Peter Jackson’s The Hobbit: An Unexpected Journey has been in theaters for a decade already, yet I still felt the need to comment on the nearly-three-hour-long film. Bilbo and his gang of dwarves have been getting a fair-share of flack since the movie’s release and some of that is justified, but some of it isn’t.
As stated by many bloggers and critics alike, having Tolkien’s universe back on the big screen is a huge victory in itself, especially knowing the struggle it took to get this project off the ground. Although Guillermo Del Toro would’ve added a unique perspective to the series, I think Tolkien and Jackson fans alike were happy to see Jackson back in the driver’s seat.
Visually, The Hobbit looked brighter and felt lighter than its predecessors and I loved the different feel to this new series (the book is, after all, more children-oriented). We caught the film in High-Frame-Rate (HFR) 3-D which really added to the allure and experience of the viewing. I always applaud bold filmmaking and Jackson’s insistence that the HFR, a format which captures 48 frames-per-second, would look enticing was an instinct worth following. It really brought 3D to a different level in a way that hadn’t been done since Avatar. The orcs, other villains and action scenes all looked amazing with this new technique.
It goes without saying that Ian McKellen is the perfect Galdolf, yet newcomer Martin Freeman shined bright as well as the lead, Bilbo Baggins. He captured all of the character’s nervous ticks and bouts of bravery splendidly. And that Gollum scene! Andy Serkis delivered another go-for-broke performance as the vile, ring-infatuated creature, and it just may his best yet, even despite Gollum’s short appearance in the film.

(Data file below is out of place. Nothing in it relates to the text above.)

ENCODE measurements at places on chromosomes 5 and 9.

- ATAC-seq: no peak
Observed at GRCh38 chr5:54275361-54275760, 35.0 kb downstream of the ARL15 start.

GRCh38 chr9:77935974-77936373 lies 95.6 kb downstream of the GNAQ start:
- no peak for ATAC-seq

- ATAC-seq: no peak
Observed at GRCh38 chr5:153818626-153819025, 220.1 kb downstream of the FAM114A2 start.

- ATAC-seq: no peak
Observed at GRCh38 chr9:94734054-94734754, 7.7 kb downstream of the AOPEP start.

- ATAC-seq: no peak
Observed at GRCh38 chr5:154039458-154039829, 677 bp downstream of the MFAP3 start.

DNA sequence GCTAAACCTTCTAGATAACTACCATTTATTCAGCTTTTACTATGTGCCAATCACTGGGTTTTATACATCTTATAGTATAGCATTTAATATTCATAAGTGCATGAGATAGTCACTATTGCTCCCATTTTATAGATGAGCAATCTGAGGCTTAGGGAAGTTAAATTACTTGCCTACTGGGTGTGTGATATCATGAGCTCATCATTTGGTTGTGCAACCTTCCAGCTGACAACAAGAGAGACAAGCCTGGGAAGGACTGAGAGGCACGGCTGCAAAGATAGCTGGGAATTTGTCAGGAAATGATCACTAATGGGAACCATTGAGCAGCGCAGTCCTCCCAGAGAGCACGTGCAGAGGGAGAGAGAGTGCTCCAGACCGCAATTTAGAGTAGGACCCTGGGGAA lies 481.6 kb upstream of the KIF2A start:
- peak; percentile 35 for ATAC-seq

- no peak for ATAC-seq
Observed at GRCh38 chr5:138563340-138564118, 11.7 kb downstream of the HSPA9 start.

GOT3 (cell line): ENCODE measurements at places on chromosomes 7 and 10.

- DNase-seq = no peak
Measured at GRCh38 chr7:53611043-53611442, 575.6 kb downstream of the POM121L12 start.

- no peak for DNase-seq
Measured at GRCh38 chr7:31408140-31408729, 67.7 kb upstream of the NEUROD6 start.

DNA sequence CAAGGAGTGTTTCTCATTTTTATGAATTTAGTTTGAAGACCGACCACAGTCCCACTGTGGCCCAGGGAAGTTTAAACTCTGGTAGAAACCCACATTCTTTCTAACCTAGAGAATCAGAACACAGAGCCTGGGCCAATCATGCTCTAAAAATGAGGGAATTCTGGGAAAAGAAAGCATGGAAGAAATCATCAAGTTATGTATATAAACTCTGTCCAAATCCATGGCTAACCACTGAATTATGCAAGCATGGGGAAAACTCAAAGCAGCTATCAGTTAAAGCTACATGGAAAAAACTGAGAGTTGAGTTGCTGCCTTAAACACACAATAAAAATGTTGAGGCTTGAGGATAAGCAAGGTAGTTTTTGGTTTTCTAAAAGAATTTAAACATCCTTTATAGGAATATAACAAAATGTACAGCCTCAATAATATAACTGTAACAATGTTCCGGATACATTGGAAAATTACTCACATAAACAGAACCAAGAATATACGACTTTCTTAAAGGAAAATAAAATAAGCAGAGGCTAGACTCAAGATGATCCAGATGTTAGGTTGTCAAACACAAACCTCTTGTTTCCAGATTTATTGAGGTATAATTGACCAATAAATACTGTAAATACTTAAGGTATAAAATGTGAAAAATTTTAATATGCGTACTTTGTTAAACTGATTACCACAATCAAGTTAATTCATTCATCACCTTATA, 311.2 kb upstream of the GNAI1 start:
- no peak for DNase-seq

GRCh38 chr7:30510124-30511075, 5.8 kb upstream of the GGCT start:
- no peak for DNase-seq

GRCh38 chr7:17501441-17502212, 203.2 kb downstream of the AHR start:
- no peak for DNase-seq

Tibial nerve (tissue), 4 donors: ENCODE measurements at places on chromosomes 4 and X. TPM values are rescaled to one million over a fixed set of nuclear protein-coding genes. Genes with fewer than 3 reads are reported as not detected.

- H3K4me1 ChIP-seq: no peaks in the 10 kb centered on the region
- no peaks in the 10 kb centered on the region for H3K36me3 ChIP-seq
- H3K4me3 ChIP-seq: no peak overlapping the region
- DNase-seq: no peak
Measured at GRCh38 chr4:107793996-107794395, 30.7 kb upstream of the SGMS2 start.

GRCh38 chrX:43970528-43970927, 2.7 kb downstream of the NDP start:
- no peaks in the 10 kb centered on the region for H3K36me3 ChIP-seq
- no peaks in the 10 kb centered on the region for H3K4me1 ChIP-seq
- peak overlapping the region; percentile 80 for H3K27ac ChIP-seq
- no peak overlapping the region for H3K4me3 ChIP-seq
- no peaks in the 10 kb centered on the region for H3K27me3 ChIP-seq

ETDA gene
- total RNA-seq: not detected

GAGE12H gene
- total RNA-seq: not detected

At times, The Hobbit felt simply exhaustive, partially because of its 2hr 45min running time, but also because the audience knows that An Unexpected Journey is only part one of three. Two more three hour films!? That doesn’t sound appealing in the remotest sense. The original book is just over 300 pages. Understandably, Jackson is adding in other scenes and appendices from other Tolkien novels, but still. Stretching this tale to three movies is asking for a whole lot of work and commitment from the audience.
Given the long running time, one would think there would be more characterization for the dwarves. We rarely get to see who each dwarf is or what makes them tick. Comparing this to the fellowship in The Lord of the Rings, it’s kind of a jarring disconnect. By fleshing some of those characters out, perhaps the movie wouldn’t have felt so drawn out. If we cared more about the dwarves, maybe the action scenes would’ve even had more of an effect. Hopefully the rest of the movies can make up for this lost ground.
Bottom line: The Hobbit was a refreshing return back to Middle Earth, but it wasn’t nearly as exciting as the original trilogy. It was enjoyable though and any Rings fan should see it, but I highly doubt that I’ll be coughing up an addition $30 for the next two rounds. I’ll catch you on Blu-ray, Bilbo.
Grade: B-3D, Andy Serkis, Bilbo Baggins, Gollum, High Frame Rate, Ian McKellan, Martin Freeman, Peter Jackson, The Hobbit